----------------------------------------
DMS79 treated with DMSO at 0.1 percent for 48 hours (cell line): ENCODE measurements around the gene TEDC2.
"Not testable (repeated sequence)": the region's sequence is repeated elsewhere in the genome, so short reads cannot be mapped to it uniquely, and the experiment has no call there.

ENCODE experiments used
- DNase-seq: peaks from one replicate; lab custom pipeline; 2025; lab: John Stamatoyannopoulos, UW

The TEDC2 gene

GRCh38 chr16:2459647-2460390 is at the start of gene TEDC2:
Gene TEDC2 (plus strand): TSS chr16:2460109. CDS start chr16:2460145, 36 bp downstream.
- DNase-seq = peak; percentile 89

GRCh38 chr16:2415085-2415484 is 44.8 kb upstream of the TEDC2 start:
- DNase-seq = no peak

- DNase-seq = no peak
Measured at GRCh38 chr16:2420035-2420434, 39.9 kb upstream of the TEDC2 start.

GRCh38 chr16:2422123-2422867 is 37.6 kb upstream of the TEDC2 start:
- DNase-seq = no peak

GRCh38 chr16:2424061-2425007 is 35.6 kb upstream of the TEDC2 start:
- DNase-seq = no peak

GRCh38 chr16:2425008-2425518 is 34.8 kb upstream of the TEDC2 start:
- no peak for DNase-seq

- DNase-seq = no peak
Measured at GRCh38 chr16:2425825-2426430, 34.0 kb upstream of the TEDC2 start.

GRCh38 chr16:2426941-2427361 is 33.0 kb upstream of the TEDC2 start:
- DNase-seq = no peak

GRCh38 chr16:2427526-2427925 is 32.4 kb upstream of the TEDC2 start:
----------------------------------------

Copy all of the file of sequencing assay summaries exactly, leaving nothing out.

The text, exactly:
DMS79 treated with DMSO at 0.1 percent for 48 hours (cell line): ENCODE measurements around the gene TEDC2.
"Not testable (repeated sequence)": the region's sequence is repeated elsewhere in the genome, so short reads cannot be mapped to it uniquely, and the experiment has no call there.

ENCODE experiments used
- DNase-seq: peaks from one replicate; lab custom pipeline; 2025; lab: John Stamatoyannopoulos, UW

The TEDC2 gene

GRCh38 chr16:2459647-2460390 is at the start of gene TEDC2:
Gene TEDC2 (plus strand): TSS chr16:2460109. CDS start chr16:2460145, 36 bp downstream.
- DNase-seq = peak; percentile 89

GRCh38 chr16:2415085-2415484 is 44.8 kb upstream of the TEDC2 start:
- DNase-seq = no peak

- DNase-seq = no peak
Measured at GRCh38 chr16:2420035-2420434, 39.9 kb upstream of the TEDC2 start.

GRCh38 chr16:2422123-2422867 is 37.6 kb upstream of the TEDC2 start:
- DNase-seq = no peak

GRCh38 chr16:2424061-2425007 is 35.6 kb upstream of the TEDC2 start:
- DNase-seq = no peak

GRCh38 chr16:2425008-2425518 is 34.8 kb upstream of the TEDC2 start:
- no peak for DNase-seq

- DNase-seq = no peak
Measured at GRCh38 chr16:2425825-2426430, 34.0 kb upstream of the TEDC2 start.

GRCh38 chr16:2426941-2427361 is 33.0 kb upstream of the TEDC2 start:
- DNase-seq = no peak

GRCh38 chr16:2427526-2427925 is 32.4 kb upstream of the TEDC2 start: